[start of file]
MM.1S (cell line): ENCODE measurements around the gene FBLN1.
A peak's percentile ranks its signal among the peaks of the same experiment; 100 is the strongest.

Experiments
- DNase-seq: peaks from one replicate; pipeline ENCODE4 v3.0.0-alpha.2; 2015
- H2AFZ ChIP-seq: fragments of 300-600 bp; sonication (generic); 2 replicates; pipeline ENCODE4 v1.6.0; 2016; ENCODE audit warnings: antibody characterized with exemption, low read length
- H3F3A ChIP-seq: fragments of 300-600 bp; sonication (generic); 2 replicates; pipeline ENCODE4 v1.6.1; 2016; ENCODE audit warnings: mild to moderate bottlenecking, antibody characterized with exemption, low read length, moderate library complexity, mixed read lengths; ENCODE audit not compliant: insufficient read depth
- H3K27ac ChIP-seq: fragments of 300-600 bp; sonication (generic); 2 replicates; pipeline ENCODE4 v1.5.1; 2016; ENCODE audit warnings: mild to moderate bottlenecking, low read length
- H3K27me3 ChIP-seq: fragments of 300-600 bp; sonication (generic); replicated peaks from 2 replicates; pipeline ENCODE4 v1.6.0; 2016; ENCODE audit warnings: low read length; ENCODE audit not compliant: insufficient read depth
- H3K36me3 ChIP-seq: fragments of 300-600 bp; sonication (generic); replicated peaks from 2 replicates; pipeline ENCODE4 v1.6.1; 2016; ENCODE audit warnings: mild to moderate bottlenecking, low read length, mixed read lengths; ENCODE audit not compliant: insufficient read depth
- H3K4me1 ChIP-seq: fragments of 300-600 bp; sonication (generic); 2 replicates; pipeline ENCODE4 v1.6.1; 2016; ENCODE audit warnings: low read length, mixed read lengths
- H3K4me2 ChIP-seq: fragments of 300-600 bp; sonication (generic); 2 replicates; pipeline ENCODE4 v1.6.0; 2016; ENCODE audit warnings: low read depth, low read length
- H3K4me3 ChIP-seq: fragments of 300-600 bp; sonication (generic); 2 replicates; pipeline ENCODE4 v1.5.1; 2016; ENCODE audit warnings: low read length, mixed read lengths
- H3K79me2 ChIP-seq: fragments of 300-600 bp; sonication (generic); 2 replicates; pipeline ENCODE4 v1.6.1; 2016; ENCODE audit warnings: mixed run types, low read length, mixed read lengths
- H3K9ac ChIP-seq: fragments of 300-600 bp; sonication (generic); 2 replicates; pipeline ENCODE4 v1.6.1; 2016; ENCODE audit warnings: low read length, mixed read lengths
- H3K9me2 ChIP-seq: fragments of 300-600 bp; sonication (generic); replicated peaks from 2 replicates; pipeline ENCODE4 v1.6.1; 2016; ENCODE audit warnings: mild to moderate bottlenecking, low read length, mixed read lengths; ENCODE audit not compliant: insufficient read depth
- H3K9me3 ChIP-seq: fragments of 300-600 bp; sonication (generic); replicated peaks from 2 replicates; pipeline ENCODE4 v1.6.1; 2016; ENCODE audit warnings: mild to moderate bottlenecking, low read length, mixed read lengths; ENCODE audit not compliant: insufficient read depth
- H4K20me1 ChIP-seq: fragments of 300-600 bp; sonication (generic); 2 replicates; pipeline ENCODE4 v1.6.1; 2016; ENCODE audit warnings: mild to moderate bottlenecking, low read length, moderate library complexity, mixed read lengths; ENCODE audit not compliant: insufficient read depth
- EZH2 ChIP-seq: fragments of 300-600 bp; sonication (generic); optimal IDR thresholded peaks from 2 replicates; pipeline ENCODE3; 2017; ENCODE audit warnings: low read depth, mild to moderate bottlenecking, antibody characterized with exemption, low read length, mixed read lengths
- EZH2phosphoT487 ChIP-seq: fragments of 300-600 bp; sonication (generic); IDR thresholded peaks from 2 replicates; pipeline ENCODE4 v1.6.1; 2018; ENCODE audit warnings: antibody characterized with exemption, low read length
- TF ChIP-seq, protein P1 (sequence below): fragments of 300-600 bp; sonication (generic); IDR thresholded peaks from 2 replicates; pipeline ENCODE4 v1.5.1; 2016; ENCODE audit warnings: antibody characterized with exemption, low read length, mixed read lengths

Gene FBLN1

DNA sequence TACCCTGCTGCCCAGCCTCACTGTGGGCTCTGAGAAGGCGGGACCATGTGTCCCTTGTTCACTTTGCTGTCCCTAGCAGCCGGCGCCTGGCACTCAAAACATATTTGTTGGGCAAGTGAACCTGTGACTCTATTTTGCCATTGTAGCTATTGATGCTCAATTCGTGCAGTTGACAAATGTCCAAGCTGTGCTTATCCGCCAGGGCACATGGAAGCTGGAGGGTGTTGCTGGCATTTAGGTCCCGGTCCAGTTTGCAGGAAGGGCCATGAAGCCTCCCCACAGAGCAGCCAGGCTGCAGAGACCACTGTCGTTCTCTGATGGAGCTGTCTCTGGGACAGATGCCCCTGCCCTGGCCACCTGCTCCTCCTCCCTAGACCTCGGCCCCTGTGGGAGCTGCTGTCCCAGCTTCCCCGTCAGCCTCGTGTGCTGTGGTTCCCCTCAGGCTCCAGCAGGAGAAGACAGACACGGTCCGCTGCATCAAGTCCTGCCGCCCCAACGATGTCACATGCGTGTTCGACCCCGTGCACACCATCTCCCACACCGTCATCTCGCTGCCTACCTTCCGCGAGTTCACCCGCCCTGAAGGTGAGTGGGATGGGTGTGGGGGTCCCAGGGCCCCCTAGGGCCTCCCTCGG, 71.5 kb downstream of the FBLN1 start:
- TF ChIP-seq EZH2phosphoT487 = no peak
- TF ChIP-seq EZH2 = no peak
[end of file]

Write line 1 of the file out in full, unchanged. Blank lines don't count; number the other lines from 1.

MM.1S (cell line): ENCODE measurements around the gene FBLN1.